Obama Campaign Highlights Israel Support in Call

Pushback Against GOP Effort to Peel Away Jewish Support

By Nathan Guttman

Published September 21, 2011.
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It could have been a mere coincidence, but the Obama campaign’s conference call on Tuesday with Jewish activists was perfectly timed, just a day before the President’s U.N. speech. And both seemed to carry the same message to Jewish voters – Obama is a great friend of Israel.

In what now looks like a Jewish voter campaign blitz, leading surrogates from the Obama campaign took to the phone for a pep talk with hundreds of Jewish supporters. On the line were DNC Chairwoman Debbie Wasserman-Schultz, former member of Congress Robert Wexler, and the Obama campaign’s Jewish outreach liaison Ira Forman. Their message was that Obama is getting a bad rap on Israel and its time to answer back.

“The purpose of the call was to make sure people have reliable information and to urge them to help the president get the word out,” said Alan Solow, an Obama supporter from Chicago and a former chairman of the Conference of Presidents of Major American Jewish Organizations who was on the line.

Participants got a sneak preview of Obama’s U.N. address, as speakers on behalf of the campaign promised it would “demonstrate again his strong support for Israel.” The speech definitely lived up to this description and won praise from a broad variety of Jewish groups as well as from Israeli Prime Minister Benjamin Netanyahu.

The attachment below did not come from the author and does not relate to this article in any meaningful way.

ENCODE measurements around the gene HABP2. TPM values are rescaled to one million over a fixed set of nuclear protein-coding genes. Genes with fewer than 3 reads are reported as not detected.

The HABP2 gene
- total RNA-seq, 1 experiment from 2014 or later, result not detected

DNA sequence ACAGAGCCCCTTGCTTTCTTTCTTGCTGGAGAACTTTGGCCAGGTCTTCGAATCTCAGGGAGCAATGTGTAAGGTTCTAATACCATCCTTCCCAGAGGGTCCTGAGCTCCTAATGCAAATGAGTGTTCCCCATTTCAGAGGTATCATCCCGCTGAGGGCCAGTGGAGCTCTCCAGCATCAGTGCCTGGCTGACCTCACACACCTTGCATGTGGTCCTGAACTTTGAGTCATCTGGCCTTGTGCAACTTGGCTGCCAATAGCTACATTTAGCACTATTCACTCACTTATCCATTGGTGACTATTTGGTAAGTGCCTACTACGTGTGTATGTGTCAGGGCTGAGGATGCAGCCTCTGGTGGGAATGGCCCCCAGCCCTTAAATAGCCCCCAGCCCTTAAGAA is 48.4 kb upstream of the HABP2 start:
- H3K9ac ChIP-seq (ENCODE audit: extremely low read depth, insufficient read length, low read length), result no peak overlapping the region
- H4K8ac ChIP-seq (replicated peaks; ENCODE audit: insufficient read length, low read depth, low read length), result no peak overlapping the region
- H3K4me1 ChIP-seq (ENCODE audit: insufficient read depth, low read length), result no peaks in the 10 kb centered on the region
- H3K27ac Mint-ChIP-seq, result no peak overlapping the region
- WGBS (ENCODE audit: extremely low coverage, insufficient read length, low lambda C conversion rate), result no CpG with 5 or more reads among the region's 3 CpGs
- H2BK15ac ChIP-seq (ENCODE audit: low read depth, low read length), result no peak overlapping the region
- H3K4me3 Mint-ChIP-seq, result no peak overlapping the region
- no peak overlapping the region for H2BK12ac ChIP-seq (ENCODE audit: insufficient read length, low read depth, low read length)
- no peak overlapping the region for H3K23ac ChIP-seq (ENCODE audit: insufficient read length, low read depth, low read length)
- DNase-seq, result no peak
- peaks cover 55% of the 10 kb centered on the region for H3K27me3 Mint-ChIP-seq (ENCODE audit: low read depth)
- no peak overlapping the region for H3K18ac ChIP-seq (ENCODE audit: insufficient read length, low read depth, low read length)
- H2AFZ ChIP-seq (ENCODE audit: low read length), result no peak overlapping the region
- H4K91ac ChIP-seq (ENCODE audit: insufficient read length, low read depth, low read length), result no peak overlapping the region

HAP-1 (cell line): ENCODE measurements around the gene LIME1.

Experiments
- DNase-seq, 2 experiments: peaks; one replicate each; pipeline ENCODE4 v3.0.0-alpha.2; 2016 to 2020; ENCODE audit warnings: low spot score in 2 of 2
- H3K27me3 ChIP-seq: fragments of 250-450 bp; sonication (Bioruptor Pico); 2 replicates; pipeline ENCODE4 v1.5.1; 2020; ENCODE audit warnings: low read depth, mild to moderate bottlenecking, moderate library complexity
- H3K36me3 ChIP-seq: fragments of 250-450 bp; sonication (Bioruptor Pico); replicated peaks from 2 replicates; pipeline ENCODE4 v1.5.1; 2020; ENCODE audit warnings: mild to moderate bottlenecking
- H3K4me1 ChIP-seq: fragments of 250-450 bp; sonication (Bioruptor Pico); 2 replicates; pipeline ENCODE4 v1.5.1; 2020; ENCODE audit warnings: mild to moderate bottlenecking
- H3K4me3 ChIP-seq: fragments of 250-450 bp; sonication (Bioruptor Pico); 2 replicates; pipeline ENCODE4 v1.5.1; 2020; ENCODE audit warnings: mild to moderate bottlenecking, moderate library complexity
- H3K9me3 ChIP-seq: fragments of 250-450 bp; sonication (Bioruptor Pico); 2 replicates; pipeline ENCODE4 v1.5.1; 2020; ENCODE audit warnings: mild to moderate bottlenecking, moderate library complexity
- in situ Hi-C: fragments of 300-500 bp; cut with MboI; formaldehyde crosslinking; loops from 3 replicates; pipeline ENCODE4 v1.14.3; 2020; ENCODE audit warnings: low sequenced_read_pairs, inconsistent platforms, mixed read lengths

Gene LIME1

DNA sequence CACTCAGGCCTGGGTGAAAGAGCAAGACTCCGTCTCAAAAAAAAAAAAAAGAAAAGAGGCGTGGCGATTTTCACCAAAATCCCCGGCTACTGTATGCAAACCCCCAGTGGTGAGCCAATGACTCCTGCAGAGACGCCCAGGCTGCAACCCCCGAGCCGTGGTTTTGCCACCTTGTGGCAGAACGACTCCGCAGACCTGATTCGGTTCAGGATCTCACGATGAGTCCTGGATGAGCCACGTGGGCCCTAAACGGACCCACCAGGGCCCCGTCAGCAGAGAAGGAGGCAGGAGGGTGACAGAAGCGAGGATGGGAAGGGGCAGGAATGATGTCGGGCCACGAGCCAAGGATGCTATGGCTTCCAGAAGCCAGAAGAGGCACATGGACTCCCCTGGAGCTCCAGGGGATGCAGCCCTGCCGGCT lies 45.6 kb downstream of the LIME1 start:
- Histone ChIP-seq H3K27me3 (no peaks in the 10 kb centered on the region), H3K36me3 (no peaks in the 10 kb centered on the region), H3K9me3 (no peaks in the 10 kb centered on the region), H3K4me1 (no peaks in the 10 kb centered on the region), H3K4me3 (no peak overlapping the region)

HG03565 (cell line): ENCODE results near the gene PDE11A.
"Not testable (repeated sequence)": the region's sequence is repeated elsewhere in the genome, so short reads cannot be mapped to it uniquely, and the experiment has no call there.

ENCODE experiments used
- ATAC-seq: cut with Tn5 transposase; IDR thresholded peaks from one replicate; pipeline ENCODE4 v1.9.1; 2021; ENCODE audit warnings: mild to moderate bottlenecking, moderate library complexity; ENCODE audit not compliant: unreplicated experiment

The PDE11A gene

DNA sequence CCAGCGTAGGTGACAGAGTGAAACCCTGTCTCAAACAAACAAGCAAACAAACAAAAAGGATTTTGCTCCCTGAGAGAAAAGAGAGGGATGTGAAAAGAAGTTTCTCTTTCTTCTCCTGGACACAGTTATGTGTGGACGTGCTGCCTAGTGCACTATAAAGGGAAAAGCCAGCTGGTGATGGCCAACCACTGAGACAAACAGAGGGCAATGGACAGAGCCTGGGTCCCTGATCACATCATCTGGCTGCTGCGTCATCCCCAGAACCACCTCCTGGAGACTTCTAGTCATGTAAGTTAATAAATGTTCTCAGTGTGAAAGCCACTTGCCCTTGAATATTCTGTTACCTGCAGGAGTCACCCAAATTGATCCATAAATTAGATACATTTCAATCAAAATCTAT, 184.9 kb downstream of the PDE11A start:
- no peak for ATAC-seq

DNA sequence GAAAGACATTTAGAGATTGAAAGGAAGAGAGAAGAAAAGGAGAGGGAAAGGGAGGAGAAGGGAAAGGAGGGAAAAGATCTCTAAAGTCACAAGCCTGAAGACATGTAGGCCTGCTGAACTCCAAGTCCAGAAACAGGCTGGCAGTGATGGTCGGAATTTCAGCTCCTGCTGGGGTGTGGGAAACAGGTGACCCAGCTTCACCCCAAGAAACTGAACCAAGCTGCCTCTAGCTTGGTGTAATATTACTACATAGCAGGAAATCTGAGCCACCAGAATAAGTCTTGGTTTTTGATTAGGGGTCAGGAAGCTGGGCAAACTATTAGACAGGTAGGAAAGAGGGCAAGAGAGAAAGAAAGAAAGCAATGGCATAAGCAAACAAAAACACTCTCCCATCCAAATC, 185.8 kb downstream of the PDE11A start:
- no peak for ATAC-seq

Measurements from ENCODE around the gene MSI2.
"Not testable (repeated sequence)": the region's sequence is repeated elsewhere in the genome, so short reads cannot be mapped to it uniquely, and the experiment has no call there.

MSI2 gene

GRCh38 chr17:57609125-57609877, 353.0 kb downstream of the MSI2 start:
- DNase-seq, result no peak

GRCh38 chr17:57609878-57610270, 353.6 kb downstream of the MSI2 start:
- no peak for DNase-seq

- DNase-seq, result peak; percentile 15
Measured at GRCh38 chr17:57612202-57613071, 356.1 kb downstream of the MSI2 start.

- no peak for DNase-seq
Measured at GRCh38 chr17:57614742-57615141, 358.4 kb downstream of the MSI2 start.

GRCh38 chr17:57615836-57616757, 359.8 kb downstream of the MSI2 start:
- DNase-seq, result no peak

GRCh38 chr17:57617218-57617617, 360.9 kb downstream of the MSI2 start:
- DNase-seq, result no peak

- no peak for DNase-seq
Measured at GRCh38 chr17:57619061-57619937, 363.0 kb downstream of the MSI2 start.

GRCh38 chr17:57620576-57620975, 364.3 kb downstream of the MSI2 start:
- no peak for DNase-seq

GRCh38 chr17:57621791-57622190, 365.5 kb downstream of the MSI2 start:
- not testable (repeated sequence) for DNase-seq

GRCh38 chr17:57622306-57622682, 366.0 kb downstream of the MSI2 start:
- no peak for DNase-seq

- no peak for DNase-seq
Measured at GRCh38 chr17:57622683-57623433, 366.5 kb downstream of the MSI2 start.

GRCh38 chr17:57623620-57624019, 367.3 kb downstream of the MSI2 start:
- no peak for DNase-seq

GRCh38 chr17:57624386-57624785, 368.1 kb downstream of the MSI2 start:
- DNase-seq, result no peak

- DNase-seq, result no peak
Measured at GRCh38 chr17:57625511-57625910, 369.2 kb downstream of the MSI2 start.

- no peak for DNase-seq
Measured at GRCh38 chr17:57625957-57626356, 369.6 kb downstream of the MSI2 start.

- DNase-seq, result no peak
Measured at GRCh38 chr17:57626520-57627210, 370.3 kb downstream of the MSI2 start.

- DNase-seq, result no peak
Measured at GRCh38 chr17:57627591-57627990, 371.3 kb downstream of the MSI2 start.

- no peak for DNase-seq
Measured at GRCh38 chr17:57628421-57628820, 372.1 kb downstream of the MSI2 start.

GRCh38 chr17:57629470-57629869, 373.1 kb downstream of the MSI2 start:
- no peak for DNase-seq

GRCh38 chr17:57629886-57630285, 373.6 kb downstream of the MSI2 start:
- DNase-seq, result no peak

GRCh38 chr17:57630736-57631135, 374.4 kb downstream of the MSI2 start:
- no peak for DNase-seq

During the call, Wasserman-Schultz and Wexler also cited Obama’s views on social and domestic issues, which are close to the views of many Jewish voters, but the focus was Israel and how to counter Republican claims regarding the President’s policy toward the Jewish state. The conference call followed closely on the heels of a recent gathering of Democratic activists at Obama’s presidential campaign headquarters in Chicago, where Wasserman-Schultz devoted a special seminar to how the party can retain Jewish voters and donors. Does this officially mean that Democrats are concerned about the Jewish vote?

“Concern wouldn’t be the right word,” said Solow. “We think these will be close elections and therefore every votes counts.” He added that Republicans think they can make inroads to the Jewish community “and we will fight for every vote.”

Wednesday’s speech at the U.N. General Assembly is now part of this battle. In a press release issued hours after the address, the National Jewish Democratic Council said: “President Obama’s remarks this morning should put to bed once and for all the political chatter about the President’s commitment to Israel.”






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